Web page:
Currently in medical care in the United States, there are four main primary care specialties: family medicine, internal medicine, pediatrics, and geriatrics. Internal medicine is primary care for adults, pediatrics is primary care for children and infants, and geriatrics is primary care for seniors. Family medicine, the broadest specialty, is primary care for all ages.
A family medicine physician is a medical ‘home base’ for patients. They treat all ages, all sexes, all organs, and all diseases. They can see every member of the family, from birth through old age. This allows family medicine doctors to develop long-term relationships with their patients and to understand how their patients’ role in the family affects their health. They can provide check-ups, immunizations, screening services, gynecological exams and obstetric care, routine health care, and health counseling. When more specialized care is needed, a family medicine doctor can refer their patients to appropriate specialists. They can become educators and advocates for their patients in the sometimes overwhelming health care system.
As health care changes in this country, family medicine is a growing specialty for families and individuals who are seeking more personalized health care and a more personal relationship with their physician.
What is Interventional Cardiology?
Interventional cardiology is the treatment of heart disease without surgery, through the use of catheters. Primarily this is via a procedure called cardiac catheterization, where a long, thin, flexible tube, called a catheter, is threaded through a vein or artery up towards the heart. The catheter can be used to inject dye for x-rays, open narrowed artery walls, widen heart valves, place stents, or perform other tests and procedures.
Cardiology is a large specialty, and covers many diseases and disorders of the heart as well as several different kinds of treatments. What makes interventional cardiologists special is their ability to use minimally invasive procedures to treat heart disease. Interventional cardiologists may treat coronary artery disease and peripheral artery disease, where blood vessels become narrowed or blocked. They also may repair or replace damaged heart valves.
During a cardiac catheterization, the interventional cardiologist inserts the catheter into a blood vessel through a small incision in the groin or arm. It is then threaded to the blocked artery or into the heart, where tiny tools can be passed through the tube. These tools are used to perform percutaneous coronary interventions, or procedures done to the heart and arteries via catheter. Procedures may include:
Angioplasty, or opening of blocked arteries, often via the inflation of a balloon
Atherectomy, the physical cutting away of plaque buildup
Stenting, the placement of metal springs to hold artery walls open
Heart valve repair or replacement
Closure of holes in the heart
That these procedures can be performed without the pain and recovery time of traditional surgery is truly amazing.
What is Cardiology?
Cardiology is the study of the heart and blood vessels, and a cardiologist makes sure they are functioning well. Patients see cardiologists for many issues affecting the circulatory system, including:
Hypertension, or high blood pressure
Heart attack prevention and treatment
Congestive Heart Failure, where the heart cannot pump enough blood to meet the needs of the body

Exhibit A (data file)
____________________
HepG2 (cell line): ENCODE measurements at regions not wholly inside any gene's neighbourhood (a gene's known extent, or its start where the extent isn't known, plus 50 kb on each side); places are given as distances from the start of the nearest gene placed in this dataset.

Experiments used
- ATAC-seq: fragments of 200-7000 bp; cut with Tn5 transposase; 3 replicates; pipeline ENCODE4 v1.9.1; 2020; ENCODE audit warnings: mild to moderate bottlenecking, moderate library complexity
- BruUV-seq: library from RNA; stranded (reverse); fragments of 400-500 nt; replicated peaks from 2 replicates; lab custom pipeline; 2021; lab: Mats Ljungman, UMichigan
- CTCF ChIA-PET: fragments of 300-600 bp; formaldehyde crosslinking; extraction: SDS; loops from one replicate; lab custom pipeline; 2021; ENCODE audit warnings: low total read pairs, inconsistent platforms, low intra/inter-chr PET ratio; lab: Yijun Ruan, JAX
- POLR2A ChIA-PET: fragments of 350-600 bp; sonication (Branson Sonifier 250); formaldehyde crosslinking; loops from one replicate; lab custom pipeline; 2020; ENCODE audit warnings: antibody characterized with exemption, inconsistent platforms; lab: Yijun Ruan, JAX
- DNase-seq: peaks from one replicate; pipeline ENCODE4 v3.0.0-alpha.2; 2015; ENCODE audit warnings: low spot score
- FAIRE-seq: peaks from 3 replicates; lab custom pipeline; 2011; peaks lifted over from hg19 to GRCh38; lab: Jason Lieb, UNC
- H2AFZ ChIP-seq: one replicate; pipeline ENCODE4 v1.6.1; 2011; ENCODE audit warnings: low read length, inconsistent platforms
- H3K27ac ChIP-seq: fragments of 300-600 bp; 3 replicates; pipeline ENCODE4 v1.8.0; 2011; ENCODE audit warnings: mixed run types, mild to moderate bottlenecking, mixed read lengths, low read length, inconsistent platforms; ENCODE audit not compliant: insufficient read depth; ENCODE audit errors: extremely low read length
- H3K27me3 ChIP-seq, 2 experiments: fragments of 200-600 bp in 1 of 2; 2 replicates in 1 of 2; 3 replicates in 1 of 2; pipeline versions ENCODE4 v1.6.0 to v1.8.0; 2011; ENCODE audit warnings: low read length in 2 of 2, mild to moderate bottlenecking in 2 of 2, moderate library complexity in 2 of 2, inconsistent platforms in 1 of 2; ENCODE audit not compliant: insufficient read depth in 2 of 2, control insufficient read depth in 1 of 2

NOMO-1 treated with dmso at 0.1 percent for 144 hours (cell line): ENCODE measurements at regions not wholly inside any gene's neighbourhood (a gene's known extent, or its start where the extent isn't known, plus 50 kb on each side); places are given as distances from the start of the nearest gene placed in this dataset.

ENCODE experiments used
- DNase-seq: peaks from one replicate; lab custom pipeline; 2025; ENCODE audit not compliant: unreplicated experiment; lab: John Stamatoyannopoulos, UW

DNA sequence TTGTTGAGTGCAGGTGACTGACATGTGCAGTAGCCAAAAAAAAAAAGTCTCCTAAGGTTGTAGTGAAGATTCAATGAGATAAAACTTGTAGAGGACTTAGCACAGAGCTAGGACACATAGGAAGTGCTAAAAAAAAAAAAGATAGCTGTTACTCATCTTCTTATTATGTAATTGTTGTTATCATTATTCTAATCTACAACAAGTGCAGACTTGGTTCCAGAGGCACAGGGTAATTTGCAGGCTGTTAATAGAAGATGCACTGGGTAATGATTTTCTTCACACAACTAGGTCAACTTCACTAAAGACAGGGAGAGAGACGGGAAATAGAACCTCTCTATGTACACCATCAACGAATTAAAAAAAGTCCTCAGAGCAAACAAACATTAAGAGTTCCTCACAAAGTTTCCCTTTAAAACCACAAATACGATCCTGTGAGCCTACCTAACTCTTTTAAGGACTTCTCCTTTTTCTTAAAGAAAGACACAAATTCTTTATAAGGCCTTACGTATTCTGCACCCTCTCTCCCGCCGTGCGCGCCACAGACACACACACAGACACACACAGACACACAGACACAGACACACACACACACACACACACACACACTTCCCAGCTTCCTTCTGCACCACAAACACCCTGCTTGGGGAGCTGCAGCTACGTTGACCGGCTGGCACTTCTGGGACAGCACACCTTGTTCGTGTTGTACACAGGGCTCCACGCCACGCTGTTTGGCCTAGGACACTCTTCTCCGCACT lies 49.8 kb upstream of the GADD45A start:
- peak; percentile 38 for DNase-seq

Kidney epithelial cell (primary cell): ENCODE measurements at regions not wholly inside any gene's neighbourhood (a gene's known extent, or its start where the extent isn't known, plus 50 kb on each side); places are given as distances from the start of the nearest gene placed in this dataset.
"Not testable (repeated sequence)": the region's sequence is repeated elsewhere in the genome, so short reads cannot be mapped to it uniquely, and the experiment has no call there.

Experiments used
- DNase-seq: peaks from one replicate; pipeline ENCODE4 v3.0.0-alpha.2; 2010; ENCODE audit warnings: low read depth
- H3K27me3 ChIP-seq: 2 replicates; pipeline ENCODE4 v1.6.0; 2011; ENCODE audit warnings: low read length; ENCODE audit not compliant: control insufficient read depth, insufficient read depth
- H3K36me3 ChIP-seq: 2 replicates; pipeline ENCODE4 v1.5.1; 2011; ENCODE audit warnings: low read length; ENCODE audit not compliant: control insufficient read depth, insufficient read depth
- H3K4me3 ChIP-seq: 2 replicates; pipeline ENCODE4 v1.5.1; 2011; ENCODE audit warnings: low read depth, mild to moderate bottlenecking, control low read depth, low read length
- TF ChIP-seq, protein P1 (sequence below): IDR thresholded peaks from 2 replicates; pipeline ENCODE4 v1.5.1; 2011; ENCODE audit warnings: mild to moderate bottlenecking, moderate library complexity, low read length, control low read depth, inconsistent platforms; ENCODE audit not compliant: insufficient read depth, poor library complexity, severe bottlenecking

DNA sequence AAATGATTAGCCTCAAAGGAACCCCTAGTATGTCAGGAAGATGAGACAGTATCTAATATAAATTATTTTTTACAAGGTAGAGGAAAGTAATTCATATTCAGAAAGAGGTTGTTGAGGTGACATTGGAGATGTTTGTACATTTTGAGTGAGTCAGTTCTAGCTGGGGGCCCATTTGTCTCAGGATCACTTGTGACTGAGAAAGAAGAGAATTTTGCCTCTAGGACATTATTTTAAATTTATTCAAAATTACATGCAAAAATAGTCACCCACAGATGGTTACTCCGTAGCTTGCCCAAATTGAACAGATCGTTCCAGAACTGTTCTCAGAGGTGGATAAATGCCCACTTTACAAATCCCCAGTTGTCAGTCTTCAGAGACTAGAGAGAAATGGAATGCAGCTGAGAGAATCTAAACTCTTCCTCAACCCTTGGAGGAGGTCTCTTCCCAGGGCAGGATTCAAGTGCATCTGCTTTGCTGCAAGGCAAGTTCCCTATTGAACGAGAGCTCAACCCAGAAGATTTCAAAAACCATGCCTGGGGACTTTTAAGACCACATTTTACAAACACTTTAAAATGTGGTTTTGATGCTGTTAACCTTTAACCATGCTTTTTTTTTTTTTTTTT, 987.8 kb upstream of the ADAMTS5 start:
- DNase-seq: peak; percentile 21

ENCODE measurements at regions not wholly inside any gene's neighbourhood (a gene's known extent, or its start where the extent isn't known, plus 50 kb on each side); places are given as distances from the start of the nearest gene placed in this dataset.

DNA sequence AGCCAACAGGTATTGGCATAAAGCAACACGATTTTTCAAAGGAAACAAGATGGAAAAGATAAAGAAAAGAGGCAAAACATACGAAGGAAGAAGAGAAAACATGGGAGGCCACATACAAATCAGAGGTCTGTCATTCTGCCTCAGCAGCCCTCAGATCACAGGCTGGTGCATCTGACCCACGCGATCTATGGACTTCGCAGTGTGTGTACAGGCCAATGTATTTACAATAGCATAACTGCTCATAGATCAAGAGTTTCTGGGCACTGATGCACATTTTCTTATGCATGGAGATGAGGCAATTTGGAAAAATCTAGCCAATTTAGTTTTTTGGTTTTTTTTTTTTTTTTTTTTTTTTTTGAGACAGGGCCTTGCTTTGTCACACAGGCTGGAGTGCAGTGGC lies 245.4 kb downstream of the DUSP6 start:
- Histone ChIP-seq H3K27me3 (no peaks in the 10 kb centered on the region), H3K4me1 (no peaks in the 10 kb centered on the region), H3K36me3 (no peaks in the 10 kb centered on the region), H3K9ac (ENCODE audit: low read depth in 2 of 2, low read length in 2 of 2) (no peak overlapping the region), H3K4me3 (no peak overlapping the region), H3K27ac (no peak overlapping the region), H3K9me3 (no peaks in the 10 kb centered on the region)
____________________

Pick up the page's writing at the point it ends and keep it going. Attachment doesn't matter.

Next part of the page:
Heart transplant evaluation and care after surgery
Peripheral vascular disease, where arteries in the limbs narrow and reduce blood flow
Aneurysm, or a swelling in the blood vessels
Coronary Artery Disease, where the blood vessels delivering oxygen and nutrients to the heart become blocked
After performing a physical exam, a cardiologist may order a number of imaging tests in order to get a better understanding of what disease or complication might be causing problems in the heart and blood vessels. Some of these might include:
An electrocardiogram, which checks the heart’s electrical activity
X-rays to see tissues more clearly
Cardiac catheterization, where a small tube is directed into the heart to test pressure, oxygen levels, and blood flow
Although some cardiologists provide primary care, cardiologists more typically work as consultants to primary care physicians when a heart issue comes up. Cardiologists do not perform surgery, but they can perform “interventional” procedures, such as balloon angioplasty (where a balloon is used to stretch open narrowed veins) or stent placement to keep blood flowing.
Geriatrics is the subspecialty of internal medicine that provides primary care to older adults. Physical health tends to decline with age, and geriatricians work to manage such age-related concerns as chronic illness, frailty, multiple medications, and declining mental health to keep seniors as active and independent as possible.
Some of the most common concerns seen by a geriatrician include:
Mobility issues, including the need for canes and walkers, as well as preventing falls
Osteoporosis, a weakening of the bones, which affects as many as a quarter of all men and half of all women over fifty
Loss of hearing or vision
Incontinence, or the inability to control one’s bladder
Memory loss, including dementia and Alzheimer’s disease
A geriatrician may also provide their patients with comprehensive care that includes checking on their social health. Seniors are at increased risk for poverty, loneliness, abuse, and injuries in the home. As part of their health care, a geriatrician may inquire about family support, living conditions, or the ability of a patient to perform daily self-care tasks.
In some cases, a geriatrician may serve as an advisor to other physicians on a specific case or condition. However, most of the time geriatrics is a primary care specialty, and geriatricians provide routine health care to the older patients they work with.
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